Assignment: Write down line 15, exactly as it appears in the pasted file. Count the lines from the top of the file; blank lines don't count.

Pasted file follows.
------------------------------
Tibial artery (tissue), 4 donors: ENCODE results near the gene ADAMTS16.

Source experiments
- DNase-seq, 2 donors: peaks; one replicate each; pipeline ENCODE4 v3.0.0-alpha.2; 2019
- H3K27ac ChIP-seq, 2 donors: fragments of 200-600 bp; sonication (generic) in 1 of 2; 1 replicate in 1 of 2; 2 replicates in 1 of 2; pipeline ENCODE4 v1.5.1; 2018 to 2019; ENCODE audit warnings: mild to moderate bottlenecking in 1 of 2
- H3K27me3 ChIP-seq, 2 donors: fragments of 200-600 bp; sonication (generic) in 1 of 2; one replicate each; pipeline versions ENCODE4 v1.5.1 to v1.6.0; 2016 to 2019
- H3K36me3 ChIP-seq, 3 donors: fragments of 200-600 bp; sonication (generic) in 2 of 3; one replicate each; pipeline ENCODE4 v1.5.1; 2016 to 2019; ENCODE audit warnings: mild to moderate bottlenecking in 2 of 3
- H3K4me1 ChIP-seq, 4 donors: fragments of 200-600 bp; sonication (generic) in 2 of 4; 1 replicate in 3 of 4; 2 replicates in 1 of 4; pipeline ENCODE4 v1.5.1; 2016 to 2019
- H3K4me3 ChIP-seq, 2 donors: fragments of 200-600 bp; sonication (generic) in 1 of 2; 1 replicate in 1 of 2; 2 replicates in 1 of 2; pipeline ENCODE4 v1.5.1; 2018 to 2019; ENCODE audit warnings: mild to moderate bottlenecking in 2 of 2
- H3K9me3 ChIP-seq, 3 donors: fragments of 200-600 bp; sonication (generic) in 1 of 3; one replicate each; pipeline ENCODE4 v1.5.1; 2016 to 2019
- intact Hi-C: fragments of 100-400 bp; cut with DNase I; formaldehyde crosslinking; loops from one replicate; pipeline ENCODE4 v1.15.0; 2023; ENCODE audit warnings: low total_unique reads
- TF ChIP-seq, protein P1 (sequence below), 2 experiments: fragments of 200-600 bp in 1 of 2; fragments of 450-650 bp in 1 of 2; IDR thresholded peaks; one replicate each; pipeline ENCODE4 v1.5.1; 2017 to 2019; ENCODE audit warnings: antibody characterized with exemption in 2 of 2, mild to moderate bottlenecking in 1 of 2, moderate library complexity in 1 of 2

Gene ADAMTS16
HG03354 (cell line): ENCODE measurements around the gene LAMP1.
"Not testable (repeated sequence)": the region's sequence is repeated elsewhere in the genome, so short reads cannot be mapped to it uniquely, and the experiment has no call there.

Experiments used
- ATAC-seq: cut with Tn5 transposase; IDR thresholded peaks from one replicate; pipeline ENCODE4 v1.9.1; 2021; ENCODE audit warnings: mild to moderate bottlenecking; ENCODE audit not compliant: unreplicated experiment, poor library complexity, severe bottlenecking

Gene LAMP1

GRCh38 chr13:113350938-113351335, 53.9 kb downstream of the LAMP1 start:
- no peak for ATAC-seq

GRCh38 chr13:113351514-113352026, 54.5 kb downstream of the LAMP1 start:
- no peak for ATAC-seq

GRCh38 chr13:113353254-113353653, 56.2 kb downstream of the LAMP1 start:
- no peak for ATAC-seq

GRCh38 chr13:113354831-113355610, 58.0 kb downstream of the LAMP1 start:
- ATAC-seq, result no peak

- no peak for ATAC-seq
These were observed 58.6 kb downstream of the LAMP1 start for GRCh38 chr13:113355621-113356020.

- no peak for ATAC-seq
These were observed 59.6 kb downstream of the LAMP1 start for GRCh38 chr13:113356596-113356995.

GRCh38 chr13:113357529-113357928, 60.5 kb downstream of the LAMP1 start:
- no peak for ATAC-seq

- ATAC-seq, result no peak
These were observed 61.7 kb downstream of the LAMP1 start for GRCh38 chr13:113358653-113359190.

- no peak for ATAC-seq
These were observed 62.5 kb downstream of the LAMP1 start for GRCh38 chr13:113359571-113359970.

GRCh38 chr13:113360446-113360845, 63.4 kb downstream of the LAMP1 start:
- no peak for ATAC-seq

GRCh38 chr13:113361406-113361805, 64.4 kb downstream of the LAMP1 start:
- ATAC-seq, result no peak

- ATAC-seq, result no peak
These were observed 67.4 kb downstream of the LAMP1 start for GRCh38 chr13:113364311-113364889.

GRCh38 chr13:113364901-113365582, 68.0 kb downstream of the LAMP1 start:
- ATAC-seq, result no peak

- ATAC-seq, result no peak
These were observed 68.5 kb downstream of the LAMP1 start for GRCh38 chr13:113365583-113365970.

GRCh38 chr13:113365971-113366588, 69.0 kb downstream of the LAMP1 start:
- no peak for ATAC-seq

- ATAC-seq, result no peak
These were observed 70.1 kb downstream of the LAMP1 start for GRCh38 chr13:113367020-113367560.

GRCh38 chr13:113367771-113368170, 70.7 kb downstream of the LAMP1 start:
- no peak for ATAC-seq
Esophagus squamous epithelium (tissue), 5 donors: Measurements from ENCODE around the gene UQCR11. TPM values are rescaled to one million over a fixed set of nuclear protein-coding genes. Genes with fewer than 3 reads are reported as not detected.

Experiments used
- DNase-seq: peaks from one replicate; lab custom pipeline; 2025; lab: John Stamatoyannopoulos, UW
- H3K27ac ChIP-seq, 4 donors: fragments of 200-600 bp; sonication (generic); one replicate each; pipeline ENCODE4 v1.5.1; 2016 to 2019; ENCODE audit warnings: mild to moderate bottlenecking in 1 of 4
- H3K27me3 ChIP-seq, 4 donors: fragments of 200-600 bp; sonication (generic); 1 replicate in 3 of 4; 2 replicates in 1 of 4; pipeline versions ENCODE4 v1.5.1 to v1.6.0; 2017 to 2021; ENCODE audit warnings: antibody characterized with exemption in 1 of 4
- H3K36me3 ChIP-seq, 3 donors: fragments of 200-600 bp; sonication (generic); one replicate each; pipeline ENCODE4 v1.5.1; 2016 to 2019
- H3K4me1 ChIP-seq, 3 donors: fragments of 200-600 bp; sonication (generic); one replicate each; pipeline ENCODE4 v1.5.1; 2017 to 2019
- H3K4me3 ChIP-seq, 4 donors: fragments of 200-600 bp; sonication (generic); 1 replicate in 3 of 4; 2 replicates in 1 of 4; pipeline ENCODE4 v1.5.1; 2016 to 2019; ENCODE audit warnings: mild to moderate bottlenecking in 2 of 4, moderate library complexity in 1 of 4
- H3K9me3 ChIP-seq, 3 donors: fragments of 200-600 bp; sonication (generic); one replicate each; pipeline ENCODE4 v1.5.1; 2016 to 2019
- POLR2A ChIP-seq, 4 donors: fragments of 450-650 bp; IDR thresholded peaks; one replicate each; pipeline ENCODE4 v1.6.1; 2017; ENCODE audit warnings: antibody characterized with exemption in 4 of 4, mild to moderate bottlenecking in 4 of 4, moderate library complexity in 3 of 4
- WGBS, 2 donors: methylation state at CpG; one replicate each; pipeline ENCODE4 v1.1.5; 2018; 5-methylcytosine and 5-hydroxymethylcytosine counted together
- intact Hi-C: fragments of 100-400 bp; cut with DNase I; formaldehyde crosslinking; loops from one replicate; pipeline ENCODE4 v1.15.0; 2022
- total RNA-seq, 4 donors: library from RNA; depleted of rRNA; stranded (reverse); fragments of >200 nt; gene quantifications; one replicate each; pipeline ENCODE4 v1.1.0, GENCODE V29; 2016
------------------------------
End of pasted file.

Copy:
Experiments used